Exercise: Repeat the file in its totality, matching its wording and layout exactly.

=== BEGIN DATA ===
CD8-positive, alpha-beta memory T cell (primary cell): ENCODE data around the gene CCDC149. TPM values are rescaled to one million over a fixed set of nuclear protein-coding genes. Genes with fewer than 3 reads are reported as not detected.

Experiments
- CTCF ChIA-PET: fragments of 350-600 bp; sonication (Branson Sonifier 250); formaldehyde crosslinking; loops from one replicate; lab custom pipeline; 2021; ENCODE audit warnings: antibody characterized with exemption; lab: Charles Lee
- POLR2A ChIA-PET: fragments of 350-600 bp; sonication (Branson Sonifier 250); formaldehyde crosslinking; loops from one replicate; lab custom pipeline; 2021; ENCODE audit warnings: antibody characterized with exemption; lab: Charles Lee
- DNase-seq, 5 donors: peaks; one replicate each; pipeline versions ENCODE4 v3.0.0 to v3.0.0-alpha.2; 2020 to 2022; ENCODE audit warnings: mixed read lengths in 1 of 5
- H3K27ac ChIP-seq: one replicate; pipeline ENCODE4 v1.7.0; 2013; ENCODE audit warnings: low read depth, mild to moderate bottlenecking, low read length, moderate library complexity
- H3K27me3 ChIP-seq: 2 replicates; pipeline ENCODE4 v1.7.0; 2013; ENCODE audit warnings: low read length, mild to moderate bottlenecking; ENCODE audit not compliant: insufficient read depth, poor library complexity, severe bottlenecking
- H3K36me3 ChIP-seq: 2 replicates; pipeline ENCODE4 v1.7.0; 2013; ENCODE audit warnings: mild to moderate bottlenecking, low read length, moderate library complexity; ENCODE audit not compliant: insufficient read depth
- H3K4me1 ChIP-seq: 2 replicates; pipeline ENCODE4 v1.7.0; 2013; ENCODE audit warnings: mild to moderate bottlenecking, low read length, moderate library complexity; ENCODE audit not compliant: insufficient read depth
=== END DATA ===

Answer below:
CD8-positive, alpha-beta memory T cell (primary cell): ENCODE data around the gene CCDC149. TPM values are rescaled to one million over a fixed set of nuclear protein-coding genes. Genes with fewer than 3 reads are reported as not detected.

Experiments
- CTCF ChIA-PET: fragments of 350-600 bp; sonication (Branson Sonifier 250); formaldehyde crosslinking; loops from one replicate; lab custom pipeline; 2021; ENCODE audit warnings: antibody characterized with exemption; lab: Charles Lee
- POLR2A ChIA-PET: fragments of 350-600 bp; sonication (Branson Sonifier 250); formaldehyde crosslinking; loops from one replicate; lab custom pipeline; 2021; ENCODE audit warnings: antibody characterized with exemption; lab: Charles Lee
- DNase-seq, 5 donors: peaks; one replicate each; pipeline versions ENCODE4 v3.0.0 to v3.0.0-alpha.2; 2020 to 2022; ENCODE audit warnings: mixed read lengths in 1 of 5
- H3K27ac ChIP-seq: one replicate; pipeline ENCODE4 v1.7.0; 2013; ENCODE audit warnings: low read depth, mild to moderate bottlenecking, low read length, moderate library complexity
- H3K27me3 ChIP-seq: 2 replicates; pipeline ENCODE4 v1.7.0; 2013; ENCODE audit warnings: low read length, mild to moderate bottlenecking; ENCODE audit not compliant: insufficient read depth, poor library complexity, severe bottlenecking
- H3K36me3 ChIP-seq: 2 replicates; pipeline ENCODE4 v1.7.0; 2013; ENCODE audit warnings: mild to moderate bottlenecking, low read length, moderate library complexity; ENCODE audit not compliant: insufficient read depth
- H3K4me1 ChIP-seq: 2 replicates; pipeline ENCODE4 v1.7.0; 2013; ENCODE audit warnings: mild to moderate bottlenecking, low read length, moderate library complexity; ENCODE audit not compliant: insufficient read depth